20/11/2013 06:47 GMT | Updated 23/01/2014 18:58 GMT

Who Says We Can't Be Sexy?

This year there is a new player in the lucrative calendar market and it's called "Undressing Disability 2014". Created by the charity Enhance The UK, it features photos of disabled people posing in their underwear with the goal of challenging stereotypes that disabled people aren't sexy while raising money to roll out inclusive sex and relationship education in schools. The launch of the calendar was featured in these esteemed pages earlier this week and the piece includes an interview with Enhance The UK's CEO Jennie Williams in which she explains the thinking behind the calendar.

Reading Jennie's comments set me thinking about my up bringing as a disabled child. The first thing that I think it is important to state is that I didn't realize I was different until quite late. Sure I wasn't very good at the running and jumping games and always got caught first when playing tag with the children who lived near me on the street in Luton where I grew up, but no one ever pointed and said "you're disabled". In fact it wasn't until I was well into my first year at junior school at the age of 8 that a fellow pupil threw an insult at me about my limpy leg. While the rest of the children also started to highlight my difference by giving me nicknames like Peg Leg and Limpalong, the child who started it always took it to a higher level. So much so that I decided to stop him one day by kicking him with the leg that caused him so much offense directly in the bits that made him different from the girls. I can safely say that being struck in those bits by a leg encased in a metal caliper stopped his taunting in one swift kick. By now the other less insulting names had become part of who I was and I proudly took on the monicker of Peg Austin the Six Million Dollar Cripple when we played Bionic Man. I mean I actually had a metal leg!

My parents fought to ensure I attended a mainstream school, so my education was exactly the same as anyone else attending school during the 1970s. That goes for sex education too. It started in the first year of high school with flowers and frogs, but by the third year we moved on to human reproduction. Anyone my age will remember the book with the photo of a man and woman standing naked with very 70's pubic hair which caused so much mirth. By the time my Mum and Dad decided it was time for that "talk" I felt I had already done sex at school, which is what I told them as I blushed a fetching shade of red. Of course I was wrong, but no more wrong that any of my non-disabled school mates when they faced the same situation. As life went on I would discover how little school sex education readies you for the real world of relationships.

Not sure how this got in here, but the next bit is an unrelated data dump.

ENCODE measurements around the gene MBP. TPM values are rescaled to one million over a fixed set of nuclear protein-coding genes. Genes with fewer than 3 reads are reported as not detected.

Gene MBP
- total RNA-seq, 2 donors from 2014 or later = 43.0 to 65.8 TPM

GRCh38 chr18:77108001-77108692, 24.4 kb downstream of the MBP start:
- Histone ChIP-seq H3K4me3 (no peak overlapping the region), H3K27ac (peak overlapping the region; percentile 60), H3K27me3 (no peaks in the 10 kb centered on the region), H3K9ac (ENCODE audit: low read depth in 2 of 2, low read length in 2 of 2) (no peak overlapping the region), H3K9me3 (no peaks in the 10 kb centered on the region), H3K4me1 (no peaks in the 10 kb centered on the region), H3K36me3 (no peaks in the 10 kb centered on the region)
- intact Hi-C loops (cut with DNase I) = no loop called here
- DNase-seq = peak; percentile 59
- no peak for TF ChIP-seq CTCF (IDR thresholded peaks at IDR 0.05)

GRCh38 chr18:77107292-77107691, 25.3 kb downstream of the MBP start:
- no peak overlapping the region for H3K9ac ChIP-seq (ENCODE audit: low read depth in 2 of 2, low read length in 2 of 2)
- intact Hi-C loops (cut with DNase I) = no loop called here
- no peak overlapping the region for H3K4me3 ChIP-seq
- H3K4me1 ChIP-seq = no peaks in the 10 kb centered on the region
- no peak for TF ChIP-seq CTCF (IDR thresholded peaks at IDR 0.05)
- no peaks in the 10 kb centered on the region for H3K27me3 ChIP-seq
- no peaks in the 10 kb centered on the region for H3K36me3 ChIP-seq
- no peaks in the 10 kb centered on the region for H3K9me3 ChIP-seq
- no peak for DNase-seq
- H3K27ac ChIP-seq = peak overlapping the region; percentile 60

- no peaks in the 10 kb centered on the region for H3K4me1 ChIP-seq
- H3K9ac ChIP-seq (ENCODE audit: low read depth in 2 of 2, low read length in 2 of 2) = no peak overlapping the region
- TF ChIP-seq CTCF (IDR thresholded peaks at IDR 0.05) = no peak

Annoyingly just as I had started to enter the world of love and flowers life threw a spanner in the works and at the age of fifteen I was rushed to hospital with a spinal collapse, which resulted in me using a wheelchair. Not only did I loose the use of my legs but I also found myself unable to achieve erections. Even today the general consensus is that to have sex as a man you need to get a stiffy, so this really knocked my confidence for six as a teenager in 1981. I was sure that my chances to find love or even to have sex were over, and so I became a "really good friend" to a group of women at my six form college. Unexpectedly this friendship blossomed with one of my mates into a full sexual relationship and she showed me that sex is so much more than what I had been taught in school. While this relationship did not last it showed me that even as a disabled man with an impairment that impacted on my sexual function I could find both sex and love.

Since then I have become a bit evangelical around issues of sex and disability. When I started my career as a TV presenter and journalist in the early 1990s I convinced Channel 4 to commission a documentary on the subject called Willing and Able, which I think explored many of the issues that Enhance The UK are still trying to confront over twenty years later. I give talks and advice to newly disabled people on sexuality and I am a sex and relationship columnist for the disability issues magazine PosAbility. I am also very happily married to my wonderful wife Diane and I hope she'll agree with me when I say we have no complaints in the bedroom department.

I do think that I owe much of my sexual confidence to attending a mainstream school throughout my childhood. Not only because I received the usual sex education classes but also as I had the same experience of awakening sexuality as the rest of society. Sometimes I was knocked back, sometimes I wasn't. Sure at the age of fifteen I had a major hurdle to overcome, but my up bringing gave me the tools to get through this period and come out the other side as sexually confident disabled man. Anything that helps us move towards a future where disabled people will feel the same and the wider society considers disabled people as sexual, even sexy, is fine by me. So bravo Enhance The UK.

Just in case you're interested, here's my entry for next year's calendar.